Scientists warned not to handle bats to prevent passing COVID-19 to millions of North American flying mammals

By | April 13, 2020

Biologists and wildlife-rehabilitation volunteers are being warned not to handle bats during the COVID-19 pandemic to reduce the possibility of infecting millions of the flying mammals in North America.

The Canadian Wildlife Health Co-Operative (CWHC) is about to recommend the suspension of fieldwork involving bats, said University of Winnipeg biologist Craig Willis, one of the wildlife disease experts developing this new advice.

The U.S. Fish and Wildlife Service has made a similar recommendation to American bat biologists.

While the chance of an infected biologist passing on COVID-19 to a bat is remote, the result would be disastrous, Willis said. 

The fear is millions of North American bats could become hosts for COVID-19, which is caused by a coronavirus similar to those present in Asian bats, he said.

“Even though the risk is low, I think the consequences for public health, but also bat conservation and people’s opinions of bats, would not be great. So people are just being extra, extra careful,” Willis said in an interview.

“We know that this virus can infect a range of species, or at least it appears that way. The question of course is … if it did spill back into bats or other wildlife, we would end up with another wildlife reservoir that could in turn pass it back to people.

“That would make eradicating it from North America, or Europe for that matter, extremely difficult, if not impossible.”

A big brown bat hangs in a hibernaculum. University of Winnipeg biology professor Craig Willis, who studies and tracks bats, is calling on the public to help researchers monitor bat populations this spring and summer. (Mary-Anne Collis)

SARS-CoV-2, the formal name of the coronavirus that causes COVID-19, has genetic similarities to a coronavirus found in Asian horseshoe bats.

The theory is those bats transmitted the virus to another species, where it evolved into the micro-organism that has so far killed more than 100,000 people and sickened nearly two million.

“We may never know actually … where this thing came from,” Willis said.

Nonetheless, Willis said it’s very likely that North American bat species, such as the little brown bat, could carry this new coronavirus.

“We know that our bats in North America carry coronaviruses, as many other species do. But this new one that’s making so many people sick and causing such problems for our public health system — that one certainly isn’t in our bats,” he said. 

“But there are other viruses that are in all sorts of wildlife, and I think one of the things that happened over the course of my career is we’ve started to recognize that people studying wildlife should probably do a little bit better job of wearing personal protective equipment when we’re working with our animals.”

The shortage of gloves, masks and other personal protective equipment for health-care workers means that equipment should not be used by biologists right now.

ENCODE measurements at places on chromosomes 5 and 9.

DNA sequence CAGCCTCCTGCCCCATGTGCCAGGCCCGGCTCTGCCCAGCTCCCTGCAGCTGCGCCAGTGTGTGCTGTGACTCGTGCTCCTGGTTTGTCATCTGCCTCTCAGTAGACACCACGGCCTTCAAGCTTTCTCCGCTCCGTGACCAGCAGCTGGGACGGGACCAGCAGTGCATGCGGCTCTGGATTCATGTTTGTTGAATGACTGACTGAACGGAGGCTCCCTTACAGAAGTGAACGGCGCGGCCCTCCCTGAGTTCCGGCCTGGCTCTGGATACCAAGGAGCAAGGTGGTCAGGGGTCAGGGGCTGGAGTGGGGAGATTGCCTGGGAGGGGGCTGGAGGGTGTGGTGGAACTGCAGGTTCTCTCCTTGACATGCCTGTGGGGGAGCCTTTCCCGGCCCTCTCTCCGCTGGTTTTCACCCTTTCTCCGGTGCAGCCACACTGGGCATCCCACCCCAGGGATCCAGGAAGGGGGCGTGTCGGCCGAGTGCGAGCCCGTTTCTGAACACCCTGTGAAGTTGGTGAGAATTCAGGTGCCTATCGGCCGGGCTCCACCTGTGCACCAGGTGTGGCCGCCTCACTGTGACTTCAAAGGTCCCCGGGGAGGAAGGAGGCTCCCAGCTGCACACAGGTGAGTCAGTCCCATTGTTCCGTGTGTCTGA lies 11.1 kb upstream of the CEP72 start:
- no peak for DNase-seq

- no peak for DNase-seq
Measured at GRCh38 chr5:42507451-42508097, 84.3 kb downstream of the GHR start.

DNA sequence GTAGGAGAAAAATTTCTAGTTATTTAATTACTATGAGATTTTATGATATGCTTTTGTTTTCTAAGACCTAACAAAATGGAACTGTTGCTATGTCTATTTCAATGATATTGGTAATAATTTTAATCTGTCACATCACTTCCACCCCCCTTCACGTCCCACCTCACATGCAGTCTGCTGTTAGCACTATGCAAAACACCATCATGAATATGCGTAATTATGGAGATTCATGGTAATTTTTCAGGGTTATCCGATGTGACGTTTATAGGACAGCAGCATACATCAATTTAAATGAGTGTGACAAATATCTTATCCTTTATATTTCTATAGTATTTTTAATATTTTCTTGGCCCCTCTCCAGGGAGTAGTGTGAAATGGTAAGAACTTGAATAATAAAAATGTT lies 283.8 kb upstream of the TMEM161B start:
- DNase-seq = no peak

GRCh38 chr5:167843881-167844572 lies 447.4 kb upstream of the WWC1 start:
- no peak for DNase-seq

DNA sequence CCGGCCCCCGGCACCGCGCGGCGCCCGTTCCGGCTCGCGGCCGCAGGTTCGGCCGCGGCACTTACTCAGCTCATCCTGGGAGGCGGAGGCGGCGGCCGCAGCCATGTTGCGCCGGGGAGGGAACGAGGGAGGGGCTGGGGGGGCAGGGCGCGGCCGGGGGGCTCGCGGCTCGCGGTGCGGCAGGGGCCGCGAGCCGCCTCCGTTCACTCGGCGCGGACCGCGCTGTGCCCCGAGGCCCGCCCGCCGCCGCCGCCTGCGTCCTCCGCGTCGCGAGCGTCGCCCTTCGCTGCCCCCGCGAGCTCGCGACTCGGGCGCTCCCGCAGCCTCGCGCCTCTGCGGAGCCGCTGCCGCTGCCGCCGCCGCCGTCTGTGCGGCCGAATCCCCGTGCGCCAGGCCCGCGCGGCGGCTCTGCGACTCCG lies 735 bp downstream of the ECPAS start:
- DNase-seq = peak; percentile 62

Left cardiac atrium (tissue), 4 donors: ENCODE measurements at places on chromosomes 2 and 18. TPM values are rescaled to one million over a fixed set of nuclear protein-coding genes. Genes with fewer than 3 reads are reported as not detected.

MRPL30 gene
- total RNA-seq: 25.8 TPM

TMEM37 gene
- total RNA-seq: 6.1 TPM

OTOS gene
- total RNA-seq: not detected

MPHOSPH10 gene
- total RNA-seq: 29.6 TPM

“It’s very important to keep it in reserves for our frontline public health people. So that’s also one of the reasons we’re recommending not handling bats at the moment,” Willis said.

A bat with white-nose syndrome, a fungal infection that has killed millions of bats across North America. Researchers have found the fungus can weaken bats’ robust immune systems and allow them to shed more viruses. (U.S. Fish and Wildlife Service)

The novel coronavirus may not hurt a healthy North American bat, Willis said. As highly social creatures that congregate in huge numbers, bats have evolved very strong immune systems that can tolerate the presence of many pathogens, including a number of coronaviruses, he said.

Nonetheless, Willis and colleagues at the University of Saskatchewan found evidence the new coronavirus could harm North American bats already weakened by white-nose syndrome, a fungal disease that has killed millions of bats on this continent.

“We looked at levels of the naturally occurring coronavirus that our little brown bats carry around. It doesn’t make us sick, it doesn’t appear to make the bat sick. But when we looked at bats that were suffering from white-nose syndrome, they were expressing about 60 times as much virus as healthy, controlled bats,” Willis said. “That’s a bit of a worry.”

The transmission of viruses from animals to people is a consequence of wildlife habitat loss, where human development pushes into what used to be natural areas, Willis said.

Wildlife markets that confine stressed animals within a small space present a perfect opportunity for pathogens to jump from one species to another, he said. This risk is also increased by climate change, as animals move into environments that were once inhospitable to them.

Willis is encouraging Canadians in rural areas to help researchers keep track of bat populations, especially now that the pandemic has sidelined biologists.

“Now that we’re not able to go out and do fieldwork, it would be amazing if people can help us count their bats,” he said, noting the mammals are starting to emerge from their hibernacula, which include bat houses on private properties.

“That’s something people can do. And it’s really fun to do with your kids as a science project, [for] your home schooling.”

Willis warned rural residents not to violate public-health advisories against travel or to wander onto other people’s property.

Some of Canada’s bat biologists maintain a citizen-science website at batwatch.ca.

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